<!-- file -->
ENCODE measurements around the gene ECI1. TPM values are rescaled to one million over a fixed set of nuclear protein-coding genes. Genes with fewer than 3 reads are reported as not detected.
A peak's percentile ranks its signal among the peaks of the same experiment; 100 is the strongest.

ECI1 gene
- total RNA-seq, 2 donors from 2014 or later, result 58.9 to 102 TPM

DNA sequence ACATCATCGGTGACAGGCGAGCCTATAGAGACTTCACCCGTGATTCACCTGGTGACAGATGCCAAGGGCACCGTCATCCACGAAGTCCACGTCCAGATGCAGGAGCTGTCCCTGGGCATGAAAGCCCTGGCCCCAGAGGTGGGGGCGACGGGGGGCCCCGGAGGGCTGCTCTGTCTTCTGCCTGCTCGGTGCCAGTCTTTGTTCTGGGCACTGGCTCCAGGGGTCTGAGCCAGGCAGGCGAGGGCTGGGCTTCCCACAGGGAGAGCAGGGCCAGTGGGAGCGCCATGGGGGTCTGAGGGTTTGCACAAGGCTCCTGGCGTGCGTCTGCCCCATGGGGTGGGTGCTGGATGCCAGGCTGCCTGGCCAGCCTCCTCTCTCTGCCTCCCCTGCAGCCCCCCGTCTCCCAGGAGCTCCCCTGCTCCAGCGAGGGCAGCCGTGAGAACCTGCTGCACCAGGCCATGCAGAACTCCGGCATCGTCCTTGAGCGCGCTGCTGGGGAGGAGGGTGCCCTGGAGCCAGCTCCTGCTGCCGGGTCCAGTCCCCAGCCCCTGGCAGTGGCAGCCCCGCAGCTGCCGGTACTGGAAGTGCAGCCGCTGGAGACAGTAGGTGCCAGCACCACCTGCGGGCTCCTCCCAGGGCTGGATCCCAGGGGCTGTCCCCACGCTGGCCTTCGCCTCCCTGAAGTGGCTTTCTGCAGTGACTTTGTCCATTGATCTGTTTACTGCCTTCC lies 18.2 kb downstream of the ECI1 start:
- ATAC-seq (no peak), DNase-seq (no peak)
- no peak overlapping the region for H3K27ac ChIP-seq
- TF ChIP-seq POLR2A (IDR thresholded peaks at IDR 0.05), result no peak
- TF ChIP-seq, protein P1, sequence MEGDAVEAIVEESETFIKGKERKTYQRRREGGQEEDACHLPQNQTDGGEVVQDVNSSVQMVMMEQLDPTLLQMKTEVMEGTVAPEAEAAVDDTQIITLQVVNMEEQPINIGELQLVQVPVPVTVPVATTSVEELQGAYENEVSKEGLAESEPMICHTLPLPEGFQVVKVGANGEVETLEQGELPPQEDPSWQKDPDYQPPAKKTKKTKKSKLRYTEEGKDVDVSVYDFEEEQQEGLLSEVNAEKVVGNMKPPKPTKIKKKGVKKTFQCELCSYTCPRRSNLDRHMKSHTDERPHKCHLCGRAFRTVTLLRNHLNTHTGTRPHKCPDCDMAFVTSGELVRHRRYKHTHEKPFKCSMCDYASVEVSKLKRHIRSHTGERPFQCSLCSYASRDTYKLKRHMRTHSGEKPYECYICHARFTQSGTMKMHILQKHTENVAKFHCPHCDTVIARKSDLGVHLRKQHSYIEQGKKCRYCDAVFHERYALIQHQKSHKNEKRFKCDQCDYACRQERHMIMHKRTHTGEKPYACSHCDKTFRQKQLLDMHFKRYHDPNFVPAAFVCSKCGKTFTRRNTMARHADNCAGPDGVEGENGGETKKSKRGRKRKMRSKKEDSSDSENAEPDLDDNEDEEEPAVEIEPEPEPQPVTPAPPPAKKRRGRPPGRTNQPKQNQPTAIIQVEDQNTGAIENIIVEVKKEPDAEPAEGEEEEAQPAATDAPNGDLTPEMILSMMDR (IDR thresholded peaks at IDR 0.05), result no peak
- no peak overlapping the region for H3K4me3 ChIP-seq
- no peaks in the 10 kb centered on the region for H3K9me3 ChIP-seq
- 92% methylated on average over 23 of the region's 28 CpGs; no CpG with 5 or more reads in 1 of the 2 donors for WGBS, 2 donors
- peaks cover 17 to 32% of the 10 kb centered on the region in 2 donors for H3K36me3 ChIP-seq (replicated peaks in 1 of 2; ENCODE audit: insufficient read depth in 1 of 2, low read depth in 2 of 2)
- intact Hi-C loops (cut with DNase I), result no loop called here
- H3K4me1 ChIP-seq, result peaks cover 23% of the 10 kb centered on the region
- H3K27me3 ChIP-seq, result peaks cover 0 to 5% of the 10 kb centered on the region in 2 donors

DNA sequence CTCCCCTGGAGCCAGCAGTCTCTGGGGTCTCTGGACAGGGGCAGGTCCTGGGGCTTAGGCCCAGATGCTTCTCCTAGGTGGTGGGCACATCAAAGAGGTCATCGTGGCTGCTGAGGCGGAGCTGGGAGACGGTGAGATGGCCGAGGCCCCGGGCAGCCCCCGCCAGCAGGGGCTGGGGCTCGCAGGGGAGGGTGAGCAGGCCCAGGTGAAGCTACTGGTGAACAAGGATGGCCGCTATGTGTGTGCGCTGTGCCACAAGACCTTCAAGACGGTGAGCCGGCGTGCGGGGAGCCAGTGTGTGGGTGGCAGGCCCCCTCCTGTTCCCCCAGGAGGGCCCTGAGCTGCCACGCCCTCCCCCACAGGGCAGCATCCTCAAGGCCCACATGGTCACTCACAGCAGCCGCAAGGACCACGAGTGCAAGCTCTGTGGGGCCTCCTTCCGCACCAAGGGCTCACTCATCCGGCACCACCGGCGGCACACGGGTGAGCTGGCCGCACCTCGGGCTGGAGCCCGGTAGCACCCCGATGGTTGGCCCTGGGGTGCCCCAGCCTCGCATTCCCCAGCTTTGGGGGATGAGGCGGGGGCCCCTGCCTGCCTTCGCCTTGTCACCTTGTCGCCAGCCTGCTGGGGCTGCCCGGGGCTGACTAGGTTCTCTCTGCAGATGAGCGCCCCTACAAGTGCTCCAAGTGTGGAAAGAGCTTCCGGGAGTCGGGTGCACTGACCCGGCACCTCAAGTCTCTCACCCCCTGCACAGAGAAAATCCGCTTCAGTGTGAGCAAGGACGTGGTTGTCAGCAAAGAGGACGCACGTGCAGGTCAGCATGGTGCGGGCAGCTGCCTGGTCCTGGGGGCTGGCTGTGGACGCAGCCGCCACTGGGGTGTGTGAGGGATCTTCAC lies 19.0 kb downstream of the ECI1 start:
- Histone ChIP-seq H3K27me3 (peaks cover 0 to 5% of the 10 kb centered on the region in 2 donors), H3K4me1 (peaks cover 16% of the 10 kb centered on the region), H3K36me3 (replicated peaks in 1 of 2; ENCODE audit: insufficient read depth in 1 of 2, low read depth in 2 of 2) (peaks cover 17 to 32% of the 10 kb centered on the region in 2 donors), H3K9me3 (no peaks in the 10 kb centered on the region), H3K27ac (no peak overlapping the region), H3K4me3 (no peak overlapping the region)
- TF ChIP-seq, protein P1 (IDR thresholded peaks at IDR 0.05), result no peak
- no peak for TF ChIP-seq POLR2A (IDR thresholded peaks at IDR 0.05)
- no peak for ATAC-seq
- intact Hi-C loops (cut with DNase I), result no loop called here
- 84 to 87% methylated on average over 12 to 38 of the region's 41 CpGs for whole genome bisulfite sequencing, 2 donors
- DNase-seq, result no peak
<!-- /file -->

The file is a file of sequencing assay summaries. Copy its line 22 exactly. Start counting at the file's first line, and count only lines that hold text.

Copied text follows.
- intact Hi-C loops (cut with DNase I), result no loop called here